‘Men Go Down’ worth going Downtown for


BY MARTIN DENTON (nytheatre.com)

Retelling of classic feels purposeful and relevant

“Men Go Down, Part 3: Black Recollections” is the newest work by John Jahnke and Hotel Savant. I’ve been a fan of Jahnke’s work for a decade or more, but I must admit that this latest piece is so oblique that it’s hard to recommend wholeheartedly.

Like all of Jahnke’s theatre, this is a feast for the senses: painterly stage pictures parade before us along with beautiful (often unclothed) bodies of both genders; meanwhile our eyes and ears are overloaded with surprising, startling imagery — a doorbell that sounds like a miniature symphony, human-size frames that house ever-morphing “oil paintings” depicting the main characters in various costumes and poses, a view out a window into a black night filled with swirling stars and clouds and, at one point, fireworks.

Where “Men Go Down” proves problematic is in its meaning. The visual and aural components are endlessly striking, but the text and script they support are elliptical in the extreme — even to the point where characters frequently leave out key words from their sentences (usually, but not always, the nouns). This makes for challenging parsing, especially when there’s such a stupendous sensual feast unfolding from every direction.

The play takes place in a hotel room in Turkey in the year 1895. Here, a long-ago king named Endymion, who has recently been awakened after sleeping for a thousand years, is visited by the goddess Diana and by a nymph named Dryope who has been carrying his unborn child, also for a millennium. Dryope says she wants Endymion dead, so that she can finally birth his offspring. Endymion is also pursued, or haunted, in waking dreams, by a trio of gods who manifest themselves as hotel cleaning staff, and by his ancient love Hylas, who was Heracles’s lover in Greek myth, who appears momentarily as a hotel chef.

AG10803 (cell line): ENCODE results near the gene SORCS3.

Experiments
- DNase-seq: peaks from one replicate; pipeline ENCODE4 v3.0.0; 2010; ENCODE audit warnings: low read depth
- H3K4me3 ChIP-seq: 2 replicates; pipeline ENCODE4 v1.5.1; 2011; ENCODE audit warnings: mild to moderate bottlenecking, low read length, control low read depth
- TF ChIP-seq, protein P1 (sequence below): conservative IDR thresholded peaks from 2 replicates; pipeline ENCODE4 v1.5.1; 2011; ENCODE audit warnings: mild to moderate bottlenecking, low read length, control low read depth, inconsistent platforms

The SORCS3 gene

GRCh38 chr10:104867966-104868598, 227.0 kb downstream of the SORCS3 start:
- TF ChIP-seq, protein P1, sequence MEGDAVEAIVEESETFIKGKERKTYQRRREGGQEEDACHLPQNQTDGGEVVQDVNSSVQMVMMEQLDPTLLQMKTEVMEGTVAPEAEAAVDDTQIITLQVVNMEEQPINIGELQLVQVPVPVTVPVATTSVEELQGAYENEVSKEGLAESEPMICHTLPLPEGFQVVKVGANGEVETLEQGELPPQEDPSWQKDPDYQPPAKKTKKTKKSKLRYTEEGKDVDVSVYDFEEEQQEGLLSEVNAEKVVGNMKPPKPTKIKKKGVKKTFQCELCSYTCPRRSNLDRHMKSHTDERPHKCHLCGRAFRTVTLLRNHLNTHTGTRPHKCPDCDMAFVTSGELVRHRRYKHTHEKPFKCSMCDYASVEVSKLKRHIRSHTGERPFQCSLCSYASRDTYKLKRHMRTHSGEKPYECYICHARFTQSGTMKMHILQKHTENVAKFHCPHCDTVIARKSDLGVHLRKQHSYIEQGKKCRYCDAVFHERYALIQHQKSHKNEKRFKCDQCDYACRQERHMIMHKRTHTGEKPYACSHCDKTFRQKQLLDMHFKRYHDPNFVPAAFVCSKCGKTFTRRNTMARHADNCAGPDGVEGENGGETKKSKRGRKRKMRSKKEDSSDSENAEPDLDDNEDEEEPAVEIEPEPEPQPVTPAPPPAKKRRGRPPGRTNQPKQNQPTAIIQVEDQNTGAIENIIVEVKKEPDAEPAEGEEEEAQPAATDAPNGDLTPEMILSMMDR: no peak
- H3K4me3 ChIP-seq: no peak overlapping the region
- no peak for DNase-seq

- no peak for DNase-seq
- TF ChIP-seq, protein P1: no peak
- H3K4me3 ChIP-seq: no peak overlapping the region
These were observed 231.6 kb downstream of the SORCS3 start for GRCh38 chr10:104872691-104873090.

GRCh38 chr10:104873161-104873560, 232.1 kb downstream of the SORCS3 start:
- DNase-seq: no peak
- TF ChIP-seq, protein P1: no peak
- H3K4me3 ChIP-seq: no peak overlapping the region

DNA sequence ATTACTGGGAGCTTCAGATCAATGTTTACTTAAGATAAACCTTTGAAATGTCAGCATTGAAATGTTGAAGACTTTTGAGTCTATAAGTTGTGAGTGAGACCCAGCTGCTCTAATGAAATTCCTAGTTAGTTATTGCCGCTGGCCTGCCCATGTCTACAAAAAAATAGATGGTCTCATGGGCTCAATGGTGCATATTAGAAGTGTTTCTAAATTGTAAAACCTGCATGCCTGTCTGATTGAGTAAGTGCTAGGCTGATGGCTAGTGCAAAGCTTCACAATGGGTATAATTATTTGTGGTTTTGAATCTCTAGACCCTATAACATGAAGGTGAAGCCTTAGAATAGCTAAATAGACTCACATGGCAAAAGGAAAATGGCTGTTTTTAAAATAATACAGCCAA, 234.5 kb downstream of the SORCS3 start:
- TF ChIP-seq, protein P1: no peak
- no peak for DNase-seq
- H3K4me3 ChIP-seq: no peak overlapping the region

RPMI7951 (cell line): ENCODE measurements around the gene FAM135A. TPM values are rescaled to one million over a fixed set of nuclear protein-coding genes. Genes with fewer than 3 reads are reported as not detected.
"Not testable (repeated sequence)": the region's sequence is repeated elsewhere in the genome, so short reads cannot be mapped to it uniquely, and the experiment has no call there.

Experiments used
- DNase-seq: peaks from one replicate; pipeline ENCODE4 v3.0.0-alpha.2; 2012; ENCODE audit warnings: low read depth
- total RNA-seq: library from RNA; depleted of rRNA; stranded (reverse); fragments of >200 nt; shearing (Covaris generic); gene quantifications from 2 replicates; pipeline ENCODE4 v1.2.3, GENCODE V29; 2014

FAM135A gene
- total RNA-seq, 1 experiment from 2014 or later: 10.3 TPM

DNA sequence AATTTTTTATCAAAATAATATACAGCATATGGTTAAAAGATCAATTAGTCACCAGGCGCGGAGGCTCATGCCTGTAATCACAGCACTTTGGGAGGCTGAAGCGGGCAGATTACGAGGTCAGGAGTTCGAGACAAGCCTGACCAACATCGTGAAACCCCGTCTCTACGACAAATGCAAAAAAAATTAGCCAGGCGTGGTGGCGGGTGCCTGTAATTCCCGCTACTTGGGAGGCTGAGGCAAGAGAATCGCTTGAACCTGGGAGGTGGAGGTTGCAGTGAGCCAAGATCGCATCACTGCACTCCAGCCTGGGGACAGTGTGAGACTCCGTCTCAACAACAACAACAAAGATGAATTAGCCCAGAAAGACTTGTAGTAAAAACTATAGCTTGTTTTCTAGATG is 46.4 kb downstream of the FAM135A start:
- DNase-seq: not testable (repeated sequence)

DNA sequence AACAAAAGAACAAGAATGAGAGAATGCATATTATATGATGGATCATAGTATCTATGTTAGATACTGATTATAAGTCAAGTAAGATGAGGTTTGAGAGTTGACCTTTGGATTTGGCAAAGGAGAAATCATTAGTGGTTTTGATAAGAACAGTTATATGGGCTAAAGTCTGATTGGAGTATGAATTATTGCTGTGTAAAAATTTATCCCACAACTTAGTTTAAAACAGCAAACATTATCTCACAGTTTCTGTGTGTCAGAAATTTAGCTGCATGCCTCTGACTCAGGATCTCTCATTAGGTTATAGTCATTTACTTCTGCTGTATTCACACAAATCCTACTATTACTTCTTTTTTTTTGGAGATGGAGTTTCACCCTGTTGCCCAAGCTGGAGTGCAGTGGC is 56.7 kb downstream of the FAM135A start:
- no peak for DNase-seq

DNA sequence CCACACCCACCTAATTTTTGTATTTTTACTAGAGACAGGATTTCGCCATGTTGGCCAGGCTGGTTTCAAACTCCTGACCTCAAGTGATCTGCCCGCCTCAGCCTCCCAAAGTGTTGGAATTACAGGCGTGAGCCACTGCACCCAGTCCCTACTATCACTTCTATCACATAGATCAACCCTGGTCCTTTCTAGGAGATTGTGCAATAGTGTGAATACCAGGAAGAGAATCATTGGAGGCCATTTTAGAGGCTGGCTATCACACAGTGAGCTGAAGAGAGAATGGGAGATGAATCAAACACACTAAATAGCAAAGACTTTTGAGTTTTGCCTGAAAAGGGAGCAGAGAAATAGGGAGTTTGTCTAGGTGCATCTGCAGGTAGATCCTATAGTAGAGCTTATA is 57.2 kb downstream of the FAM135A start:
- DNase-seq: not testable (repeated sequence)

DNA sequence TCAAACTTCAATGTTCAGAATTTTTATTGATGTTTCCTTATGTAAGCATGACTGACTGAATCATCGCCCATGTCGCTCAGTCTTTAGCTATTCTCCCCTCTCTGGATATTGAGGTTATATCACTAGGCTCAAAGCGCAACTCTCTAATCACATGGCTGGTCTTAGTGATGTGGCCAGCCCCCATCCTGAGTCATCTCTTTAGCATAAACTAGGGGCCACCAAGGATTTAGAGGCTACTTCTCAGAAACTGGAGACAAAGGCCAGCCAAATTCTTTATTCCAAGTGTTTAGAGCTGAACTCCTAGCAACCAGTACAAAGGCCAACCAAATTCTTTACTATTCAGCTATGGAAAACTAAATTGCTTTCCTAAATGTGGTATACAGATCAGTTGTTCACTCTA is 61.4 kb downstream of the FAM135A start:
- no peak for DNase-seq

Now, this is all based in obscure Greek myth — but the tale is not at all well-known to contemporary American audiences. In fact, without a full page of program notes, I would have had trouble coming up with as specific a summary of the play as I’ve provided.

In any event, though “Men Go Down” on the surface is a kind of retelling of this classic tale, the play’s raison d’etre feels more purposeful and relevant. What I got from the piece was the story of a man who feels entitlement without responsibility; someone who sleeps or retreats or blames rather than ever behaves accountably for his actions.

Jahnke’s direction and design concept are stunning, and the realization of that design — by Peter Ksander (set), Kristin Worrall (sound), Bruce Steinberg (lighting), Ramona Ponce (costumes), Taili Wu, Andrew Schneider, and Rebecca Adomo (video) — is utterly breathtaking. The cast of eight is led by Alexander Borinsky as Endymion (who makes a wondrously surprising entrance near the start of the show) and Hillary Spector and Tanisha Thompson as his antagonists Diana and Dryope; Tim Eliot, Liz Santoro, Michael Ingle, Melody Bates, and Mikeah Jennings complete the ensemble in smaller roles that require them to dance, move, and serve as various forms of chorus.

There are moments in this piece that will stay with me due to their unexpectedness and beauty. But I did not feel much transformed or moved by the proceedings — which surprised me, because with the work of John Jahnke and Hotel Savant, that’s almost always what happens.